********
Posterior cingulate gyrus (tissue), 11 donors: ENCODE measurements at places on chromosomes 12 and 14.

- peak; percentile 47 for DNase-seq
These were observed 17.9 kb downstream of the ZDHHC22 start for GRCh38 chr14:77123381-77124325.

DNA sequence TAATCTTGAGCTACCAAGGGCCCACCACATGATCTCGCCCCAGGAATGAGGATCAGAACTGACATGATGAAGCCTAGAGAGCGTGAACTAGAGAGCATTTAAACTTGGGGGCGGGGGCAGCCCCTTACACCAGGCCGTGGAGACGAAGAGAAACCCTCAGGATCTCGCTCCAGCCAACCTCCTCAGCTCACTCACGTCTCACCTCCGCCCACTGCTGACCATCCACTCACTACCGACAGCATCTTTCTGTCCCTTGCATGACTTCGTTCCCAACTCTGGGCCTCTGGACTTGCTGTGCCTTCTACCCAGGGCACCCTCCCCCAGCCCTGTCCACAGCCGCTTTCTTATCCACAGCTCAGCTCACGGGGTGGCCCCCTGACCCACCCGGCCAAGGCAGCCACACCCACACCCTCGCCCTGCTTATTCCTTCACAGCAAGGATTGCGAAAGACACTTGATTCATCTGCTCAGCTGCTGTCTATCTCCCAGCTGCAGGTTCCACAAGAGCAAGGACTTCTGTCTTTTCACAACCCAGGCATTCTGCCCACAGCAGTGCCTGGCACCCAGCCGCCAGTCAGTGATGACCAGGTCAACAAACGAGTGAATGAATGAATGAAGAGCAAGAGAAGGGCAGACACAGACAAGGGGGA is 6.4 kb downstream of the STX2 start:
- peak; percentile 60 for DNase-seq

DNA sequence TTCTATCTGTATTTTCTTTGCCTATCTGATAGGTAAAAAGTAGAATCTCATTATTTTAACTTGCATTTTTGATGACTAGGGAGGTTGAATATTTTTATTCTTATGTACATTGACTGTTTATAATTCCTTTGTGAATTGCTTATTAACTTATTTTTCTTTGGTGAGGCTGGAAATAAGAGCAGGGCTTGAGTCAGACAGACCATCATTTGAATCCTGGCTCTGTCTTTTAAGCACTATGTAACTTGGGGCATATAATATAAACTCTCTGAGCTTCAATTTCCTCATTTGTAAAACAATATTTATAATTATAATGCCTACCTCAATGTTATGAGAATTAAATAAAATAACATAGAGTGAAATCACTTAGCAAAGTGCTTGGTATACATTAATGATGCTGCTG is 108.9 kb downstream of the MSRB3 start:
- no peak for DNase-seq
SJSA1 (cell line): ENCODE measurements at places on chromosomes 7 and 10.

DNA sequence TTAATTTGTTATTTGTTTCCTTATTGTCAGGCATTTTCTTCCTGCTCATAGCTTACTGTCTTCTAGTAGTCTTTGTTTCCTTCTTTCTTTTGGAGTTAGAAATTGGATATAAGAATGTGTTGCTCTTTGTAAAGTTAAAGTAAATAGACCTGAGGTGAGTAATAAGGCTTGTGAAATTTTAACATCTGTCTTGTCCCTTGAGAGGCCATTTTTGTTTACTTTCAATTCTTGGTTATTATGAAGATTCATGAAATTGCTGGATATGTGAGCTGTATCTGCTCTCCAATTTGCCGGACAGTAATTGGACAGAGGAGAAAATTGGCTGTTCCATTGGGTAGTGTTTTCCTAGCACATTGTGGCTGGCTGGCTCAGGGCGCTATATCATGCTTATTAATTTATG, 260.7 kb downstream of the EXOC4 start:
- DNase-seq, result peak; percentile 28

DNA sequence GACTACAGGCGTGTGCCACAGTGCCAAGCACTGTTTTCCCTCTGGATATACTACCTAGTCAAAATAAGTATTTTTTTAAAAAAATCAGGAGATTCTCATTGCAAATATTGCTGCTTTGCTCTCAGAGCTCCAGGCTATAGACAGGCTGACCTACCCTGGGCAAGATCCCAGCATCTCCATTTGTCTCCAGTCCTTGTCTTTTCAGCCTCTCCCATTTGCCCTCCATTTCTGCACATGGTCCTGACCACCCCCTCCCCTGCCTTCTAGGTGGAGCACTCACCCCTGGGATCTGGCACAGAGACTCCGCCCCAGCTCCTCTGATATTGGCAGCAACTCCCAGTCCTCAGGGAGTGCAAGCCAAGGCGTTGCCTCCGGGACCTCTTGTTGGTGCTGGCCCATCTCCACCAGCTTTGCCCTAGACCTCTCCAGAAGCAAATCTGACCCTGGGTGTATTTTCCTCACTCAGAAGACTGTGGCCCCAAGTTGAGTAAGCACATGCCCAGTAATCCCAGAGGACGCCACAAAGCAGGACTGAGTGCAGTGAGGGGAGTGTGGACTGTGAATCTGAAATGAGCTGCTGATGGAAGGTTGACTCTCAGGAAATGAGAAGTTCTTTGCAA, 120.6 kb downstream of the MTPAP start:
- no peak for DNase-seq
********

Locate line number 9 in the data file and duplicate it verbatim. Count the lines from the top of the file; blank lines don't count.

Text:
DNA sequence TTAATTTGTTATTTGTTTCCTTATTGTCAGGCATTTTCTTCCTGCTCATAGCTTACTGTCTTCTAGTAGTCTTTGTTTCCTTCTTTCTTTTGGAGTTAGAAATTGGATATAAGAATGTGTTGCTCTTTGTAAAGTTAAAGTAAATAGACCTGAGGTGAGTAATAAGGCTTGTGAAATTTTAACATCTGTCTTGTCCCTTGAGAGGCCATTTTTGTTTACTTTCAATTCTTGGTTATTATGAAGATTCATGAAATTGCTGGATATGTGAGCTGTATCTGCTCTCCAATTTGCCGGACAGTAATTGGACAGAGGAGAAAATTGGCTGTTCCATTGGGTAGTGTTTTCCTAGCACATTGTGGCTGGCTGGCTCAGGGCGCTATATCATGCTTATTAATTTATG, 260.7 kb downstream of the EXOC4 start: